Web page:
We’ve covered many Doxa SUB dive watches over the years, including the Limited Edition Doxa Mission 31 SUB Professional and Doxa SUB 300 Searambler ‘Silver Lung’ Reissue. Founded in 1889 in Le Locle, Switzerland by Georges Ducommun, Doxa has a storied history that started with an 8-day watch movement in 1908 for car and plane dashboards. However, it was the Doxa Sub, introduced in 1966, that led to the company’s current reputation as a dive watch specialist. Doxa, however, has a sister brand, JENNY Watches (pronounced as yen-ny), that produced dive watches from day one. Let’s take a closer look at Jenny Watches, the relatively unknown brand that beat all of the major players to 1,000 metres of depth over 50 years ago.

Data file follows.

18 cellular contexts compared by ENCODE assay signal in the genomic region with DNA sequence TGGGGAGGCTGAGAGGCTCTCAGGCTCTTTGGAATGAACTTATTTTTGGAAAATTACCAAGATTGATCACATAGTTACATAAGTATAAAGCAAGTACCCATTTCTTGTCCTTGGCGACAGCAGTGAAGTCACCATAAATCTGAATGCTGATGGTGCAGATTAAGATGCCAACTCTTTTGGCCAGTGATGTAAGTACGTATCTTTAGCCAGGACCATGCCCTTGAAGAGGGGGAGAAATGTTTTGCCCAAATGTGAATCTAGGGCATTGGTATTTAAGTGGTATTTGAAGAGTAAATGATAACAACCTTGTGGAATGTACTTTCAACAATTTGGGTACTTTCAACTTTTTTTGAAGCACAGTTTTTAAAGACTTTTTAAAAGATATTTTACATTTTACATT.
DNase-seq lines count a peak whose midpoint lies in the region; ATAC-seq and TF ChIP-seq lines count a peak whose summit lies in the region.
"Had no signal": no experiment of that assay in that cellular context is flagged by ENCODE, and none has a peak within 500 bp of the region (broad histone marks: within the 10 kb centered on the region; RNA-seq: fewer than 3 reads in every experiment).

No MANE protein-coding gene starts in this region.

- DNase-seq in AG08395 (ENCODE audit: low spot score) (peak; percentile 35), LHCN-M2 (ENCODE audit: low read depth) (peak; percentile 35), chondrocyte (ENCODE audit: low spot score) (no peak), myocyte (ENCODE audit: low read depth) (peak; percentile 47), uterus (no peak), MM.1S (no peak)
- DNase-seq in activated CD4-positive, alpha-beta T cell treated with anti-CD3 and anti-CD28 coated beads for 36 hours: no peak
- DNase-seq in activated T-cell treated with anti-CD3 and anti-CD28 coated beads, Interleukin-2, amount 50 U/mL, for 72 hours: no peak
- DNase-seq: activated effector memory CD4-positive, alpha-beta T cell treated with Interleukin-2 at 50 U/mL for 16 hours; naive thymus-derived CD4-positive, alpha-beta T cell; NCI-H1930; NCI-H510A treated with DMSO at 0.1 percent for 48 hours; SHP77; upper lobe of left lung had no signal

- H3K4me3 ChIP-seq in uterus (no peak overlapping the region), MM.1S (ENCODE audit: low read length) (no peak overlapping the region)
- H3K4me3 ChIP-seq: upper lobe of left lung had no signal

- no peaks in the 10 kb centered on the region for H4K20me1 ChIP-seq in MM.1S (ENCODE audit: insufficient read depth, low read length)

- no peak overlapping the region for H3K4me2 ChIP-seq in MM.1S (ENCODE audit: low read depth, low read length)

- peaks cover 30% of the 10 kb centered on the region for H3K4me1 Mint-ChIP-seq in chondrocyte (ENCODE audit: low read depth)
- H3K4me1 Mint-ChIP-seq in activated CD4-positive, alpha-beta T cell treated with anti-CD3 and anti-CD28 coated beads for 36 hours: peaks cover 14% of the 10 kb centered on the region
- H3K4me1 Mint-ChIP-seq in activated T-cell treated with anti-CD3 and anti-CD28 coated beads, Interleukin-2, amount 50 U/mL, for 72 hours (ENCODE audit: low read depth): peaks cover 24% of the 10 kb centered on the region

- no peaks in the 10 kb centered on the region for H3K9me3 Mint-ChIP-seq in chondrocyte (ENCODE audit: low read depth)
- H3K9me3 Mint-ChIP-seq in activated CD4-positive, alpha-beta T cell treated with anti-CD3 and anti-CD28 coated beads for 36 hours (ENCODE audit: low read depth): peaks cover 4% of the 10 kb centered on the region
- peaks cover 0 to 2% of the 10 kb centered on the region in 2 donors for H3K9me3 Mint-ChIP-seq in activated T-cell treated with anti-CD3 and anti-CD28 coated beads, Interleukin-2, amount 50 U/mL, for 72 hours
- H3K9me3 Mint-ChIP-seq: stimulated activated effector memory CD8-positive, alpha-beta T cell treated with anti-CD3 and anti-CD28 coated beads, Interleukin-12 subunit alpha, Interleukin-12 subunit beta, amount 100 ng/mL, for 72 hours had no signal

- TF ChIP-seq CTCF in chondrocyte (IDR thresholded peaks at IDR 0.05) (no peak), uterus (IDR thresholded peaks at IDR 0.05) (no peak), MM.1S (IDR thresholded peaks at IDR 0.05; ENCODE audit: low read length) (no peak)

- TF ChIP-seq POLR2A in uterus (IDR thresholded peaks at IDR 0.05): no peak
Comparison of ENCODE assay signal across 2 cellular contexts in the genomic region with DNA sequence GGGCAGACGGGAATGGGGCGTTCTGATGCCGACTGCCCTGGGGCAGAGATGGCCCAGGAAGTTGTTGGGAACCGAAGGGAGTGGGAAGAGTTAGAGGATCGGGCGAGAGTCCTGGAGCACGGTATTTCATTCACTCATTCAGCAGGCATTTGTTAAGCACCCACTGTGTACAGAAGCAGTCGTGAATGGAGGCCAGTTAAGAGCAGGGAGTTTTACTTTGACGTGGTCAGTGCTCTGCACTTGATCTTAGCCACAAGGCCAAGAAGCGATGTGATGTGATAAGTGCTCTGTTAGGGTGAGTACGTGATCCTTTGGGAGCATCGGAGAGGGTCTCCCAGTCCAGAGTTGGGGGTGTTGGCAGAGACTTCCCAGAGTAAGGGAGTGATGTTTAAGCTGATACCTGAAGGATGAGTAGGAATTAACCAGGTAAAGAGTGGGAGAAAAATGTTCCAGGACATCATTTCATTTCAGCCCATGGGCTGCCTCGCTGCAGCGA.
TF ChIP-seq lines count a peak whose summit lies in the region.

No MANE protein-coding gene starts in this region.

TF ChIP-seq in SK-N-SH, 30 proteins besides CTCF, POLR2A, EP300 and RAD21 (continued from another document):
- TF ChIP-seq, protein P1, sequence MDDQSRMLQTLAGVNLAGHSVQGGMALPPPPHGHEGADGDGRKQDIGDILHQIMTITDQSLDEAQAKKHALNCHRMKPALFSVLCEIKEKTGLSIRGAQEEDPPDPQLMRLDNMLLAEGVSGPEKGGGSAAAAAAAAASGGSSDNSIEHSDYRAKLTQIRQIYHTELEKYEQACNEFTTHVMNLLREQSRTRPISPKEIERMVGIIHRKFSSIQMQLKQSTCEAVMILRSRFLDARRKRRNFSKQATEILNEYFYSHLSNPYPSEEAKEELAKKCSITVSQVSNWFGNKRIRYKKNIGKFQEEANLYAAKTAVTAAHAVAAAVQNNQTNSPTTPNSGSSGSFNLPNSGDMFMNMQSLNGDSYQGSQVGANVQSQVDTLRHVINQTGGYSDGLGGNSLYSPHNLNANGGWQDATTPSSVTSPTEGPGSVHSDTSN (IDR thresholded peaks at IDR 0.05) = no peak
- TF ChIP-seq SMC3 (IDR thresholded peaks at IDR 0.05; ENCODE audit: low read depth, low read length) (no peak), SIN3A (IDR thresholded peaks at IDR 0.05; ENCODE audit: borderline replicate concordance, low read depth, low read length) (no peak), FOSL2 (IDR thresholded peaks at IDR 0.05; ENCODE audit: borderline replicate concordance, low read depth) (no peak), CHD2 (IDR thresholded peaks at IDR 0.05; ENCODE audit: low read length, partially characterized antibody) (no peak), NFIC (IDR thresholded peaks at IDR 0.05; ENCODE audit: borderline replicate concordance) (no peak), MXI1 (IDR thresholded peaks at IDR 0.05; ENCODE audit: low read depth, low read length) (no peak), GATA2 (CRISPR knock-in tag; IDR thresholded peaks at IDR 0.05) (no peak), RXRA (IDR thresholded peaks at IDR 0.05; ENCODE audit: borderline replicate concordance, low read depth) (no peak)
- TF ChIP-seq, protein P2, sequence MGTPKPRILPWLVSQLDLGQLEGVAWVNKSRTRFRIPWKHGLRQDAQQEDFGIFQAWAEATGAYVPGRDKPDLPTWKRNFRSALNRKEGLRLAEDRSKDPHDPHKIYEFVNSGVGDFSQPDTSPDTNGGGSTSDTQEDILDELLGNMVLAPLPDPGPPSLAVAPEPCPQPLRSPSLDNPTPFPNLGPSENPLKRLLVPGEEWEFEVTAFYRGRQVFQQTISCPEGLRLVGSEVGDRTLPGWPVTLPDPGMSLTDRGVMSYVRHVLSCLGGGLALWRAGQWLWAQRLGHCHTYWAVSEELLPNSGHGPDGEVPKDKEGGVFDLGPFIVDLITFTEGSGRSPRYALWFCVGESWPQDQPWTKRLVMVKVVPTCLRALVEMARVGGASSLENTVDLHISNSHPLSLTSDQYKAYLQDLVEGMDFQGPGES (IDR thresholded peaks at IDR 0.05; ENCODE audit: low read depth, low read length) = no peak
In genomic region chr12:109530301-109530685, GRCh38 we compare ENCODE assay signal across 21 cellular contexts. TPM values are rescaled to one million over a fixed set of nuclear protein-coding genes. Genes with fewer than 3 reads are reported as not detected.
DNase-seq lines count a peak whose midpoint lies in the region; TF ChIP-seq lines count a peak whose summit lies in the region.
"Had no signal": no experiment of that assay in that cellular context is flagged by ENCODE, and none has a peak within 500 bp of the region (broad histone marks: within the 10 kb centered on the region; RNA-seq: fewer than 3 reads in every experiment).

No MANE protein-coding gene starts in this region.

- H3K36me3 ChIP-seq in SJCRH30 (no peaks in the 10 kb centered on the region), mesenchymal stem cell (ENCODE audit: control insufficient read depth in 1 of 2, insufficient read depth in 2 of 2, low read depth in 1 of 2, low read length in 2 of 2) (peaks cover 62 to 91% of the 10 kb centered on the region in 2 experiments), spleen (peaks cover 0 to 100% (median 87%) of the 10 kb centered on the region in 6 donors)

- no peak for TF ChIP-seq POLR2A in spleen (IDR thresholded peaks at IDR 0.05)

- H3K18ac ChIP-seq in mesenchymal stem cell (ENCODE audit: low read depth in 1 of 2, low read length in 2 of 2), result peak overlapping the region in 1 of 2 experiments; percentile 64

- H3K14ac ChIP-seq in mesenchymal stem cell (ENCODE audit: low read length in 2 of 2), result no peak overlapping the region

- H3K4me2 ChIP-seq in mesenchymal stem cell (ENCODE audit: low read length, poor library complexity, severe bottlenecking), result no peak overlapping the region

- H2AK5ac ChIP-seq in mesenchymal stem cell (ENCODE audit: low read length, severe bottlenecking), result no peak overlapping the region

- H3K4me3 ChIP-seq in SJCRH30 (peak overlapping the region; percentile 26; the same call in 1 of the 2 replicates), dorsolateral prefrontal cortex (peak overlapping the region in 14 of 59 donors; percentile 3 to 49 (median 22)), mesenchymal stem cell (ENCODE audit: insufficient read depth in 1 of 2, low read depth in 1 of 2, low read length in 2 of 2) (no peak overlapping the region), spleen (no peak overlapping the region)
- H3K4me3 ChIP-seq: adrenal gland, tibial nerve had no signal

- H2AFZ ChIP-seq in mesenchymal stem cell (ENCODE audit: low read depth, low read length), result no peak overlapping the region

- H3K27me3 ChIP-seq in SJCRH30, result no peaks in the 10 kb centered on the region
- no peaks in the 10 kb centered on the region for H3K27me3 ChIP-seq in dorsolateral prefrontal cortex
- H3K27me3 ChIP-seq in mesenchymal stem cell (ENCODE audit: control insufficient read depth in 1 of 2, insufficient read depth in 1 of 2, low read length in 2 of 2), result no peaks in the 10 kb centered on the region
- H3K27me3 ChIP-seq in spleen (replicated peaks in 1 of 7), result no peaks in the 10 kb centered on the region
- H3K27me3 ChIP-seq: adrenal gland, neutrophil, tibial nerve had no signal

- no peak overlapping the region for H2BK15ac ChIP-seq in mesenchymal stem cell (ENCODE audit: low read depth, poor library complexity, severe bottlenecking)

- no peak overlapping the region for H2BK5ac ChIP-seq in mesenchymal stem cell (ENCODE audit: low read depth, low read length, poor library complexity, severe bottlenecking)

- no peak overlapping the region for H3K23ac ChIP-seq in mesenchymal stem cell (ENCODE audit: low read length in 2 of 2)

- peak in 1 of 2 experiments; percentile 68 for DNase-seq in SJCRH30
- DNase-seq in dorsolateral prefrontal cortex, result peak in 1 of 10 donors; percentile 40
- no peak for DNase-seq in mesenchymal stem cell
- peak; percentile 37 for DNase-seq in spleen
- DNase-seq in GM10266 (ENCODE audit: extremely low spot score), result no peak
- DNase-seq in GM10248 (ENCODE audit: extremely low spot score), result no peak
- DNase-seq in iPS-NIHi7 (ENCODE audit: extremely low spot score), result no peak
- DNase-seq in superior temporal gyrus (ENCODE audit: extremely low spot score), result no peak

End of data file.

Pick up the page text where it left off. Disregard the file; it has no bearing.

Established in 1963 as JENNY & Cie S.A. in Lengnau, Switzerland (by Paul G. Jenny, son of original company founder Gustav Jenny), it was the first brand to produce a 1,000-metre water-resistant dive watch, known as the JENNY Caribbean 1000. In addition to its own portfolio, it also produced watches for competing brands, including Fortis, Ollechs & Wajs and Aquadive, among others. Doxa became a victim of the quartz crisis of the 1980s but was bought by the Jenny family in 1997 and Sub dive watches were again produced under the Doxa brand. Production of watches under the Jenny brand also stopped for many years but was revived in 2012/2013 with the Jenny Caribbean 300 to mark the 50th Anniversary of the company’s founding. Jenny Watches is certainly more obscure than brands like Omega and TAG Heuer, but with patents on both a one-piece case construction (MONOBLOC Caribbean Triple Safe) and a unique decompression bezel design, it’s a force to be reckoned with in the world of dive watches.